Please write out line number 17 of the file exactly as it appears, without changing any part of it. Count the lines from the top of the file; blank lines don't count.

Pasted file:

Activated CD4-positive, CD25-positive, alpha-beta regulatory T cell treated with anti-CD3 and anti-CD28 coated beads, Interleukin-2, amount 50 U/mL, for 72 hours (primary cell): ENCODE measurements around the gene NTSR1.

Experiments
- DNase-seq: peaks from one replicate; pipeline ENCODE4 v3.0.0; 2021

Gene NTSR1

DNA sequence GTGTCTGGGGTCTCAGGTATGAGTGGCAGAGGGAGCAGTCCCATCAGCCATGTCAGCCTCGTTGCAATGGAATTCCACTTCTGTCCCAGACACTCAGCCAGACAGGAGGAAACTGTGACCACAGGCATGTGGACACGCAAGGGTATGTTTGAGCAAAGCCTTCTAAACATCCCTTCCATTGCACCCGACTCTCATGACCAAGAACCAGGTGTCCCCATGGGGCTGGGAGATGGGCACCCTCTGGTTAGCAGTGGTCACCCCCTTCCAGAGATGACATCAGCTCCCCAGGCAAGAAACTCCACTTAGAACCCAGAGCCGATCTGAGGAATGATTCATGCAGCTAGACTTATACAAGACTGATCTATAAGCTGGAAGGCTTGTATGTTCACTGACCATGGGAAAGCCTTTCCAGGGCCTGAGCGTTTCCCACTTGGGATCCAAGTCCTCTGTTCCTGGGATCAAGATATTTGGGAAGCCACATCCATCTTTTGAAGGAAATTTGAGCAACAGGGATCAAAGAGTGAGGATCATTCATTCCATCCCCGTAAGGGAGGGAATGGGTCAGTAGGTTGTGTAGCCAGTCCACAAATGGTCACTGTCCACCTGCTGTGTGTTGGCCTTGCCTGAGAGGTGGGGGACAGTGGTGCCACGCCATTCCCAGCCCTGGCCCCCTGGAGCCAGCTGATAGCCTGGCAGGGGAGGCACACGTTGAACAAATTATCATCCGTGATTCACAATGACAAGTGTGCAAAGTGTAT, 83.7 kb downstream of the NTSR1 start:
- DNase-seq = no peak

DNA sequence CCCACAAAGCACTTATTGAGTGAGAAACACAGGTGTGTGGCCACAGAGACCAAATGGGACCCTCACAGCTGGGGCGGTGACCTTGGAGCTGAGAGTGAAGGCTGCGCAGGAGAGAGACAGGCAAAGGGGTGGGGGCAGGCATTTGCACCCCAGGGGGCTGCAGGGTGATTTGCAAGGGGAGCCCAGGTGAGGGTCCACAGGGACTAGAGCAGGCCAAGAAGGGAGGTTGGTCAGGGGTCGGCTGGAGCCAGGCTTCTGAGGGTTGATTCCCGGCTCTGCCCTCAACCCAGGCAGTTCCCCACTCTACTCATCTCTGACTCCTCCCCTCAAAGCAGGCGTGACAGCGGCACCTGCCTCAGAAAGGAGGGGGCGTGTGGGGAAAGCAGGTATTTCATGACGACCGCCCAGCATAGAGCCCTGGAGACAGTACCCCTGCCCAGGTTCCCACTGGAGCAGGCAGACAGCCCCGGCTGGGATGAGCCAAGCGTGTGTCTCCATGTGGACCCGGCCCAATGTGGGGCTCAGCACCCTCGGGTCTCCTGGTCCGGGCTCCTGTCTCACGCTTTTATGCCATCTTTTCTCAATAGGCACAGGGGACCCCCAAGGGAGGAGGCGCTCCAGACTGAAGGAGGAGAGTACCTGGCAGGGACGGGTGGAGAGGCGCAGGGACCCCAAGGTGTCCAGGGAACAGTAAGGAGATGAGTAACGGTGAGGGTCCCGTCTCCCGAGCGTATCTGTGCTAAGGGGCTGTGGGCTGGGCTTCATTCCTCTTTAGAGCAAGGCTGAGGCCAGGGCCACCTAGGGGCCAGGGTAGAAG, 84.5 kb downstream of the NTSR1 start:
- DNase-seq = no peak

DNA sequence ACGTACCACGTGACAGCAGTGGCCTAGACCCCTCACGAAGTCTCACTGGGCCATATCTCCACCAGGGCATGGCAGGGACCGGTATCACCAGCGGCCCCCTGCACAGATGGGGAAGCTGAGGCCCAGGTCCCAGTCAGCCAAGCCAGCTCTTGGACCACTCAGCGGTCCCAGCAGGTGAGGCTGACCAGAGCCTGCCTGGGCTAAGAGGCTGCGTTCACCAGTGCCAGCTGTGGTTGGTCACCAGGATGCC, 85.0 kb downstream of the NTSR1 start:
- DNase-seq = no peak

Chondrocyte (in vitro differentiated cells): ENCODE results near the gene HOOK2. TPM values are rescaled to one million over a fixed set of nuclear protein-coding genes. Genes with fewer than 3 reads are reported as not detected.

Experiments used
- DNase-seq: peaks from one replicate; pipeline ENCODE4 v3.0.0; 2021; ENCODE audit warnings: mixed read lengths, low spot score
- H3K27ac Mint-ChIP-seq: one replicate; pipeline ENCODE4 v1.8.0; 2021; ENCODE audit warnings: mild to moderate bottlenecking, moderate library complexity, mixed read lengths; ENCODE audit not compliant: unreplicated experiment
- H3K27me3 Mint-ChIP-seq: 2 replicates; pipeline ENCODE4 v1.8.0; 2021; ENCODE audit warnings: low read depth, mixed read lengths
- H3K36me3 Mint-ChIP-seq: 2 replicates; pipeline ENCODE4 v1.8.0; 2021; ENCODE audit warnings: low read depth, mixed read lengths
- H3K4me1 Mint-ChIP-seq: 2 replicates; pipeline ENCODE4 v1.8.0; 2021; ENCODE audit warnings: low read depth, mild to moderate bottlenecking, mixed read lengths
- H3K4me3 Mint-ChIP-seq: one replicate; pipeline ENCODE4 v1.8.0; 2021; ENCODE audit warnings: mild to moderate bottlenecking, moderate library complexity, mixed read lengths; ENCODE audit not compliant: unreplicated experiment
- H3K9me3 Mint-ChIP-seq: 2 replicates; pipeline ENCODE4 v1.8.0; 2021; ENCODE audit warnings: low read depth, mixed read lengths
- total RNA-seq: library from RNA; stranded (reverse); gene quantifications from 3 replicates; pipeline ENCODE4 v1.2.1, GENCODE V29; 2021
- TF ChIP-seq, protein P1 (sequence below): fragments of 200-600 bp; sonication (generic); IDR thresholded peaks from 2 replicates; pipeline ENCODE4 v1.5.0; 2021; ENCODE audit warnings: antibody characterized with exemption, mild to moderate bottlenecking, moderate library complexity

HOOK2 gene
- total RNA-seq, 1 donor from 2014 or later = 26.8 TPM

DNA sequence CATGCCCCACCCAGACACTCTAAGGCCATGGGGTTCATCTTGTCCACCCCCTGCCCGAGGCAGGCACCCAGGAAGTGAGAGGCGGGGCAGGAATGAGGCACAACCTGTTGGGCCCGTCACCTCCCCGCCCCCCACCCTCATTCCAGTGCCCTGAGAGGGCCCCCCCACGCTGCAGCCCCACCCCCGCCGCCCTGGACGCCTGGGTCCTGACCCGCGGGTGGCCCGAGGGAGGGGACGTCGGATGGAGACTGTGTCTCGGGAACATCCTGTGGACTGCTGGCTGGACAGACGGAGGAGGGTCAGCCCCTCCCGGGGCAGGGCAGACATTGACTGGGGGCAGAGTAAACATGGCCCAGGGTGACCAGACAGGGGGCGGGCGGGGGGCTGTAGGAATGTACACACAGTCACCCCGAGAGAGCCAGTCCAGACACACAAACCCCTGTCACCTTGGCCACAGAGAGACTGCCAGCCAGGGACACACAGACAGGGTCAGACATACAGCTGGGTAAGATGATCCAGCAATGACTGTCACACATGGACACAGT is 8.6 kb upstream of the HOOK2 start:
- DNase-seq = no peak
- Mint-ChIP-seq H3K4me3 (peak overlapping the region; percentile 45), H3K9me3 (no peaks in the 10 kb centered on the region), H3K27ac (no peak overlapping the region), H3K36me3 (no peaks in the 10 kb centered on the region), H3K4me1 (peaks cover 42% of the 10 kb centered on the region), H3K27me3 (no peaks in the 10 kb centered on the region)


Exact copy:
- H3K4me1 Mint-ChIP-seq: 2 replicates; pipeline ENCODE4 v1.8.0; 2021; ENCODE audit warnings: low read depth, mild to moderate bottlenecking, mixed read lengths